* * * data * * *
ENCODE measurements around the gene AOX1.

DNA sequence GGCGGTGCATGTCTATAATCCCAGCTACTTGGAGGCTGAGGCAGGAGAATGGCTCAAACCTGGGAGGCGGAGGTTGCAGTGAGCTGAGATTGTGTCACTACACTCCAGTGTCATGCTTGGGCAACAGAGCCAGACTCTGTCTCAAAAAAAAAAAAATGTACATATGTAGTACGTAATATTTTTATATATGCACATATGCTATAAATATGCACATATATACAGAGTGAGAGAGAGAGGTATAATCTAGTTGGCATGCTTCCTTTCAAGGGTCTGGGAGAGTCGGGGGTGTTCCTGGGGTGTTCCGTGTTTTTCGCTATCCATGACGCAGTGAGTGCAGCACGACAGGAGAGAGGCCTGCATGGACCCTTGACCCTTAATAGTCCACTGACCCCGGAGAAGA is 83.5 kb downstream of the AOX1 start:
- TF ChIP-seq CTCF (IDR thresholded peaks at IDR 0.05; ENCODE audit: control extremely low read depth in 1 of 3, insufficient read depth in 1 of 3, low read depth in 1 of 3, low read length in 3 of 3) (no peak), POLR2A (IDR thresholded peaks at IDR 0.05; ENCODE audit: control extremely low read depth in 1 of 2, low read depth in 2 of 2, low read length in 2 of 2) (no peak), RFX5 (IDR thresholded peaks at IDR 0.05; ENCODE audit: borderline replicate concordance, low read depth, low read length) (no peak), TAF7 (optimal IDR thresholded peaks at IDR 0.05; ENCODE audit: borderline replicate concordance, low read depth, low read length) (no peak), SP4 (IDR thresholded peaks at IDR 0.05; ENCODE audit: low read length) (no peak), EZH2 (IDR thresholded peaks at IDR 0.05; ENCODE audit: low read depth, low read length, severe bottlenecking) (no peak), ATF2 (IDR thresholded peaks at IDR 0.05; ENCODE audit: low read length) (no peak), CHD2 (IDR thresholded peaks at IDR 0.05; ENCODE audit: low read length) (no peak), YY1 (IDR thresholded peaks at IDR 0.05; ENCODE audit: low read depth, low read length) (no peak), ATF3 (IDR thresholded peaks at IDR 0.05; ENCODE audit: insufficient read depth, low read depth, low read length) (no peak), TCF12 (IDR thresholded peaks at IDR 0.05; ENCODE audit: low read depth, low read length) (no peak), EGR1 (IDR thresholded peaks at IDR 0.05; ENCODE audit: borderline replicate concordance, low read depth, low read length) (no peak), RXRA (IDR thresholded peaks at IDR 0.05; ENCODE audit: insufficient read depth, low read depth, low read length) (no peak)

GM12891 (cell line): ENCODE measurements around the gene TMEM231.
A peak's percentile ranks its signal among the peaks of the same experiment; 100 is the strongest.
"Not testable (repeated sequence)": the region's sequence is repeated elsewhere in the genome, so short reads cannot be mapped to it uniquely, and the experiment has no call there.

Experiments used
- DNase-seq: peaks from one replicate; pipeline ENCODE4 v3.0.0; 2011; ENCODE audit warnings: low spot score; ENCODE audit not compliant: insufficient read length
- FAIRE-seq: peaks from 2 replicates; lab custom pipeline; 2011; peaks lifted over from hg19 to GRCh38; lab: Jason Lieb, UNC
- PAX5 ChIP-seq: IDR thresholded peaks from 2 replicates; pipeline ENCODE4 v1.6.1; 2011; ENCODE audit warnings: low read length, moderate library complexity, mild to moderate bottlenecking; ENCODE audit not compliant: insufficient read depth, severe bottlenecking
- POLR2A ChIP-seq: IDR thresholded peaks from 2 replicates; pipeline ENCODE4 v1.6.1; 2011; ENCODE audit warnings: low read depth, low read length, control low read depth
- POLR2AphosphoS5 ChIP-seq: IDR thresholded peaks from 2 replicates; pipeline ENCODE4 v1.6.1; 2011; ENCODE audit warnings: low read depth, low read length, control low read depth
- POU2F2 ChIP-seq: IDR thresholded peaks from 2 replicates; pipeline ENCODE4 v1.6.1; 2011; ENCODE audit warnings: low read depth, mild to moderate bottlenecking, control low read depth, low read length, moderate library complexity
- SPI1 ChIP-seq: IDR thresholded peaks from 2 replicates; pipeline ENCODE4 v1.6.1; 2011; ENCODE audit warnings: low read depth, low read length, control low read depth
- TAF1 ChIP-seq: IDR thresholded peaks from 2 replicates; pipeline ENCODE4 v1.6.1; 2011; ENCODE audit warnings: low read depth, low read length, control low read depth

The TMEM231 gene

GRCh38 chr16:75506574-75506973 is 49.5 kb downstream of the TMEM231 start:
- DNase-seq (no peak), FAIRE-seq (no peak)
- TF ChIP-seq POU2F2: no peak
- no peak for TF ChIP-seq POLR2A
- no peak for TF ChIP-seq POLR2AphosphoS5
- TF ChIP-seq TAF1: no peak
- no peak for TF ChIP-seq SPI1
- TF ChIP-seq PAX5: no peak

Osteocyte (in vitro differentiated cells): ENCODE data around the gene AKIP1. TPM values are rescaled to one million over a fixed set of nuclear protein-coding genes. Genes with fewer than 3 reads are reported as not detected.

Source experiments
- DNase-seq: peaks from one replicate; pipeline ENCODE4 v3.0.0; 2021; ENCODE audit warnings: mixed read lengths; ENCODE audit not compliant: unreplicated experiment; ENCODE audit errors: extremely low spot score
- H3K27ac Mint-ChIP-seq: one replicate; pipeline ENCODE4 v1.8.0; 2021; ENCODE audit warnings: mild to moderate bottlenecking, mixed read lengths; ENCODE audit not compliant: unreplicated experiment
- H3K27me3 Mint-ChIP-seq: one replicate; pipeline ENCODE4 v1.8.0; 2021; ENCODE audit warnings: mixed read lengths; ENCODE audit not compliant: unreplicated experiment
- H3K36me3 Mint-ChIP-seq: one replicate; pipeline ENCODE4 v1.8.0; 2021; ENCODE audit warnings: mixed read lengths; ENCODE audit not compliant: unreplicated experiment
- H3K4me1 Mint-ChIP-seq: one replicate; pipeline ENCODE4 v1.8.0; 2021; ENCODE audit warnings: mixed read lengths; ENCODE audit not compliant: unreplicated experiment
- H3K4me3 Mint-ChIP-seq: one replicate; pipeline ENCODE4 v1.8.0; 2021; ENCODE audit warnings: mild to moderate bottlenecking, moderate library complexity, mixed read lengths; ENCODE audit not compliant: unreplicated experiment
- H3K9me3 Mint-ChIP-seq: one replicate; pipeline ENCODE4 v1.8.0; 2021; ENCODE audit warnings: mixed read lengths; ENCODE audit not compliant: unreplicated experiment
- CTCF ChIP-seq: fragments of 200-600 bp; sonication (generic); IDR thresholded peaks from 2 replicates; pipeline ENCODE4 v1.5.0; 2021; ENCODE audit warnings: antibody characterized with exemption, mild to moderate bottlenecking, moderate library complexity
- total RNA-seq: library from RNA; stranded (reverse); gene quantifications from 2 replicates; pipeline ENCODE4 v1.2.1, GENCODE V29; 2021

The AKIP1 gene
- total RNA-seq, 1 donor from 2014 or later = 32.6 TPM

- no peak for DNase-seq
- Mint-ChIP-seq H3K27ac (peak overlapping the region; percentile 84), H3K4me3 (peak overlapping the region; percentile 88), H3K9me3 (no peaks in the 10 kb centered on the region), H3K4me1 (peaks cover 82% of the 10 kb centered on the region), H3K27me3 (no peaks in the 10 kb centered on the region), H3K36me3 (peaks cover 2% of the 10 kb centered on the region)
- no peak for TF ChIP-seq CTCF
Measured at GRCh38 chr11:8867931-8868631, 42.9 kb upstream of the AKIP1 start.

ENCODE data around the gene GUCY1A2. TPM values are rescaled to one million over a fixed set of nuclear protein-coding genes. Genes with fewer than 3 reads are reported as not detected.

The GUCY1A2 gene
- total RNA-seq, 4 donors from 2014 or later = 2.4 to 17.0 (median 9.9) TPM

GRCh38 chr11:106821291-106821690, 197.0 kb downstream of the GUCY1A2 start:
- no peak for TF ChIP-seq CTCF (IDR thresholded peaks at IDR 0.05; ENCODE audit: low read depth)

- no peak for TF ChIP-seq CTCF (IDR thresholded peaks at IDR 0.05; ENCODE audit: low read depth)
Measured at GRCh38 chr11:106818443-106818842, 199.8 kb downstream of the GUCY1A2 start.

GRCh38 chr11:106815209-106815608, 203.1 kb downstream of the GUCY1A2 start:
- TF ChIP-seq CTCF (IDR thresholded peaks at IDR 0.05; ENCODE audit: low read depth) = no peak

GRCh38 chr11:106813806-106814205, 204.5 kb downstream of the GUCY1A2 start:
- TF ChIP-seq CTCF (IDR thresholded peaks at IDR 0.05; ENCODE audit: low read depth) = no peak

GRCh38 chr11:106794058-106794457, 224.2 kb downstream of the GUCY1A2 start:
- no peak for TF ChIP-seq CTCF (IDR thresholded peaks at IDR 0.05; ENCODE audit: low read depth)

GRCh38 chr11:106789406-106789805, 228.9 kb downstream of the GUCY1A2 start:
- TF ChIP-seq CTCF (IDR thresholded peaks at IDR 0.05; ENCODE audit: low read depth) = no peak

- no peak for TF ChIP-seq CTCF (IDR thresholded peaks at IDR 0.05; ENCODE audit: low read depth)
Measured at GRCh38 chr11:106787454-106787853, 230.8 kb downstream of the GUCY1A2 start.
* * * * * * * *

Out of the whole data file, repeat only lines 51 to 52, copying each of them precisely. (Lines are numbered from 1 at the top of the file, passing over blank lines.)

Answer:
GRCh38 chr11:106813806-106814205, 204.5 kb downstream of the GUCY1A2 start:
- TF ChIP-seq CTCF (IDR thresholded peaks at IDR 0.05; ENCODE audit: low read depth) = no peak